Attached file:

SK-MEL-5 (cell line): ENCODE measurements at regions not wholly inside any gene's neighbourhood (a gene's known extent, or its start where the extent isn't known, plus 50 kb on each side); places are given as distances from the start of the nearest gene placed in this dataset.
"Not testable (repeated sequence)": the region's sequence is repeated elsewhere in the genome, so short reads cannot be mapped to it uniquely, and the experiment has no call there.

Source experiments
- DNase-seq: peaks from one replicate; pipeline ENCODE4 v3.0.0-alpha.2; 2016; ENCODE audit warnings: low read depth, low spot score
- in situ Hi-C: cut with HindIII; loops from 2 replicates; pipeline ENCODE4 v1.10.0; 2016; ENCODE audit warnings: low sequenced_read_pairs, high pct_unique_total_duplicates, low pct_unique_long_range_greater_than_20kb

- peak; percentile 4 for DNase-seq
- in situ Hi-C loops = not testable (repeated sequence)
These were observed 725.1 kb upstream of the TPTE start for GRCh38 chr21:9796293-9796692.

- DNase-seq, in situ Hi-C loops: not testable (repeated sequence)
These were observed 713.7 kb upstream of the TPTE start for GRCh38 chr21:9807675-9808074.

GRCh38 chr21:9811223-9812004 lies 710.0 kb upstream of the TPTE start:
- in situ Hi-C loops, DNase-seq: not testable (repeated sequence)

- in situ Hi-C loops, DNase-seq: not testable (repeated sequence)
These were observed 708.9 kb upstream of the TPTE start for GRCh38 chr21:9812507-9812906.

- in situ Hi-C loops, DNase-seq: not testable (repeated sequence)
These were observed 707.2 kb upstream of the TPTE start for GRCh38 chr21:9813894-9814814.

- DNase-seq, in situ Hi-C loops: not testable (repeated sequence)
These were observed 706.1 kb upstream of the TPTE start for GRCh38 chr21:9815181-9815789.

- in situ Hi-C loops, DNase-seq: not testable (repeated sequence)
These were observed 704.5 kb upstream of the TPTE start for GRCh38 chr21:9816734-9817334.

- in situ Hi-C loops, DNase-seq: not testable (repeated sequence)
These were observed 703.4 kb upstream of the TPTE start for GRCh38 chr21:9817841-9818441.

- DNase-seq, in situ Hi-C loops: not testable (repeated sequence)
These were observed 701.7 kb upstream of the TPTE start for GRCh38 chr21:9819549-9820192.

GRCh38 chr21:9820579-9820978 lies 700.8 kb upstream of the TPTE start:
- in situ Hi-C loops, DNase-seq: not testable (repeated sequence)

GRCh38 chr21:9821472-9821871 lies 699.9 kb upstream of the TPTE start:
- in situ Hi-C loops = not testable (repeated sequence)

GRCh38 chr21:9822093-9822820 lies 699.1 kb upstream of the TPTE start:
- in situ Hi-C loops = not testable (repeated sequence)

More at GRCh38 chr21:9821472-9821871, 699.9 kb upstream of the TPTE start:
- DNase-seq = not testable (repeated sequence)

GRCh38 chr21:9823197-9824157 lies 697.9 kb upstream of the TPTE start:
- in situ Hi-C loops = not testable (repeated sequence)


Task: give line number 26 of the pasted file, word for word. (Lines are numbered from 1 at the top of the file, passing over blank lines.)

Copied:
- in situ Hi-C loops, DNase-seq: not testable (repeated sequence)